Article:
Tuesday, November 20, 2007

Adapting to a warmer world

The Star (Australia): Learn to live with it – that’s the advice of climate scientists to governments in an impending warmer world.… “Building resilience to withstand the impact of climate change must be a crucial part of any strategy. It is no longer possible to prevent the climate change that will take place over the next two to three decades, but it is still possible to protect societies and economies from the impact to some extent, for example by providing better information, improved planning and more climate-resilient crops and infrastructure,” says Su-Lin Garbett from the office of climate change in Britain’s Department of Environment, Food and Rural Affairs (Defra).

Adaptation measures are wide-ranging. They could be improving climate and weather forecasts or building structures to withstand severe storms. In agriculture, farmers might switch to drought- or salt water-tolerant crops, or even move farms to areas with a more suitable climate. Restoring coastal wetlands or erecting bunds to buffer erosive waves or even relocating towns threatened by inundation are also adaptive strategies.

…“Despite increasing severity of current and potential impacts, a sense of urgency on adaptation to climate change is still missing in many Asean countries,” says Dr Ancha Srinivasan from the Institute for Global Environmental Strategies in Japan. “There are some signs of integration with disaster planning but very little with national and economic planning. No country in the region has a national policy or strategy on adaptation. Adaptation should be given equal focus to that of mitigation.”

…Salveno Briceno, director of the United Nation’s Geneva-based International Strategy for Disaster Reduction, says nations can expect to see more intense natural hazards or new and unfamiliar ones (for instance, a cyclone in the Middle East) that they will be ill-equipped to handle. “To adapt to global warming, nations must reduce their vulnerability to extreme events and build up resilience to disasters. Communities must know how to respond to disasters,” he says.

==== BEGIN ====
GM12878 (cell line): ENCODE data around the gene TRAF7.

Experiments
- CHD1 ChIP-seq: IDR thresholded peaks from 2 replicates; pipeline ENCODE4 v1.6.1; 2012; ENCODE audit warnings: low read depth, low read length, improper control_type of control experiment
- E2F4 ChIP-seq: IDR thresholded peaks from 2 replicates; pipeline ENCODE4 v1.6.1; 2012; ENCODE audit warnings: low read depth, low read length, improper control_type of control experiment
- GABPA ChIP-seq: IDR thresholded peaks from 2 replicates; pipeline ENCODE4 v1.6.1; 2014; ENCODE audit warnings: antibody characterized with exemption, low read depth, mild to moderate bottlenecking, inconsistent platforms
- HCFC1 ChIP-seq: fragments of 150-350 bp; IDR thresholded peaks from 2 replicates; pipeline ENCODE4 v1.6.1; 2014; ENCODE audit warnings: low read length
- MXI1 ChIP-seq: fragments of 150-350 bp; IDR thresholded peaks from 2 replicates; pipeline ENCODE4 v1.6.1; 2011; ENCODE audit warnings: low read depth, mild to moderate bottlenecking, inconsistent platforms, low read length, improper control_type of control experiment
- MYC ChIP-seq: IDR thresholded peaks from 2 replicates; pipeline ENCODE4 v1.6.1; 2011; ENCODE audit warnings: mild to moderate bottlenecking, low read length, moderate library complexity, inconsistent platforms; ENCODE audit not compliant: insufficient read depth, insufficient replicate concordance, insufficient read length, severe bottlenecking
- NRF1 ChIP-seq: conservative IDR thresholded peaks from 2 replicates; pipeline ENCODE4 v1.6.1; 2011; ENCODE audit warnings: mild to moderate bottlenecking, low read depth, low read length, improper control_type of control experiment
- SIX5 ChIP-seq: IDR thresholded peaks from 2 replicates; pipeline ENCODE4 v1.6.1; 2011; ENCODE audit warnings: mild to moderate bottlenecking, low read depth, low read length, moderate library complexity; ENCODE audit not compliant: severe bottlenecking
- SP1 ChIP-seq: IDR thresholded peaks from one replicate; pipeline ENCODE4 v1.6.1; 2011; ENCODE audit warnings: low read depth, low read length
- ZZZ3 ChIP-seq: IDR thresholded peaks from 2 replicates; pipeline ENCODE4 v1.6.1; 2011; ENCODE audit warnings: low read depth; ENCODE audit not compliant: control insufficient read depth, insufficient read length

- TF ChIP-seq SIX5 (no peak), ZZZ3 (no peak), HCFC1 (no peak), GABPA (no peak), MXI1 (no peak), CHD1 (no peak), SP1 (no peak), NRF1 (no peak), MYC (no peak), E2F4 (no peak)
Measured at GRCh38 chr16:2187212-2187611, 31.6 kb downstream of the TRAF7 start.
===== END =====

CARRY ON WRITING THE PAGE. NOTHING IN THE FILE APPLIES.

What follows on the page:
…To lessen the effect of climatic kinks on agriculture, Dr Vute Wangwacharakul of Kasetsart University in Thailand says Asean nations must, among other things, train their farmers to adjust to climatic variability, enhance climate-warning systems and improve water resources information. He says optimistically that farmers in the region could switch crops because they now grow a high diversity of produce.

…In the long term, adaptation would require a move towards “green growth”, growth based on ecological efficiency instead of market price, says Dr Rae Kwon Chung of the UN Economic and Social Commission for Asia and the Pacific. He says green growth is possible with eco-tax reforms, that is, raising tax on use of energy and natural resources rather than on personal income. Sustainable consumption (by restraining demand for goods) and a shift towards ecological efficiency in businesses and infrastructure are other means towards green growth.

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